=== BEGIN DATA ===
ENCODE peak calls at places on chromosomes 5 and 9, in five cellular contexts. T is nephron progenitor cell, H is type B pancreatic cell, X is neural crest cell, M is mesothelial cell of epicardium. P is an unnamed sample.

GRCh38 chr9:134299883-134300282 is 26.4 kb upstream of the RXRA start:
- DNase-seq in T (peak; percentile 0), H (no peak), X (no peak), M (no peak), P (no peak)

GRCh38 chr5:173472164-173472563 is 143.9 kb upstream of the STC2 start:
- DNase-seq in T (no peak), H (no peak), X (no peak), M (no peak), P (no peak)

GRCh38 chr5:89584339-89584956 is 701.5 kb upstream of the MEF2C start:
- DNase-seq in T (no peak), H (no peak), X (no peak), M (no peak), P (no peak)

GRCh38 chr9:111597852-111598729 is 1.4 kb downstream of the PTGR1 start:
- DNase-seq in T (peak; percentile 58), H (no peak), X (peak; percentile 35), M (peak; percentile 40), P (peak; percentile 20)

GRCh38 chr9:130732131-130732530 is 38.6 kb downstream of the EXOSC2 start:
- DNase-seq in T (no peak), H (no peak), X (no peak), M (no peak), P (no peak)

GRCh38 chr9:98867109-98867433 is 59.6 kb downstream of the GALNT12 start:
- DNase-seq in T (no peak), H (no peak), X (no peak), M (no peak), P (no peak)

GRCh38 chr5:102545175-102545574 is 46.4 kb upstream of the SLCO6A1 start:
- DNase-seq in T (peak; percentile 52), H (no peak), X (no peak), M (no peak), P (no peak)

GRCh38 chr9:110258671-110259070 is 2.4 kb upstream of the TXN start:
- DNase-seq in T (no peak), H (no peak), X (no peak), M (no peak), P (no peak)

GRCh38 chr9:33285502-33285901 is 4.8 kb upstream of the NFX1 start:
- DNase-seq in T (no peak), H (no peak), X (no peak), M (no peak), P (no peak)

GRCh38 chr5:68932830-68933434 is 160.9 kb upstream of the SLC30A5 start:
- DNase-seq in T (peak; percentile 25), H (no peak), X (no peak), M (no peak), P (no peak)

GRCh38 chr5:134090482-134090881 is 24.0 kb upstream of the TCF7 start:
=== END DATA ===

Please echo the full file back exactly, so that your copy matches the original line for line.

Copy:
ENCODE peak calls at places on chromosomes 5 and 9, in five cellular contexts. T is nephron progenitor cell, H is type B pancreatic cell, X is neural crest cell, M is mesothelial cell of epicardium. P is an unnamed sample.

GRCh38 chr9:134299883-134300282 is 26.4 kb upstream of the RXRA start:
- DNase-seq in T (peak; percentile 0), H (no peak), X (no peak), M (no peak), P (no peak)

GRCh38 chr5:173472164-173472563 is 143.9 kb upstream of the STC2 start:
- DNase-seq in T (no peak), H (no peak), X (no peak), M (no peak), P (no peak)

GRCh38 chr5:89584339-89584956 is 701.5 kb upstream of the MEF2C start:
- DNase-seq in T (no peak), H (no peak), X (no peak), M (no peak), P (no peak)

GRCh38 chr9:111597852-111598729 is 1.4 kb downstream of the PTGR1 start:
- DNase-seq in T (peak; percentile 58), H (no peak), X (peak; percentile 35), M (peak; percentile 40), P (peak; percentile 20)

GRCh38 chr9:130732131-130732530 is 38.6 kb downstream of the EXOSC2 start:
- DNase-seq in T (no peak), H (no peak), X (no peak), M (no peak), P (no peak)

GRCh38 chr9:98867109-98867433 is 59.6 kb downstream of the GALNT12 start:
- DNase-seq in T (no peak), H (no peak), X (no peak), M (no peak), P (no peak)

GRCh38 chr5:102545175-102545574 is 46.4 kb upstream of the SLCO6A1 start:
- DNase-seq in T (peak; percentile 52), H (no peak), X (no peak), M (no peak), P (no peak)

GRCh38 chr9:110258671-110259070 is 2.4 kb upstream of the TXN start:
- DNase-seq in T (no peak), H (no peak), X (no peak), M (no peak), P (no peak)

GRCh38 chr9:33285502-33285901 is 4.8 kb upstream of the NFX1 start:
- DNase-seq in T (no peak), H (no peak), X (no peak), M (no peak), P (no peak)

GRCh38 chr5:68932830-68933434 is 160.9 kb upstream of the SLC30A5 start:
- DNase-seq in T (peak; percentile 25), H (no peak), X (no peak), M (no peak), P (no peak)

GRCh38 chr5:134090482-134090881 is 24.0 kb upstream of the TCF7 start: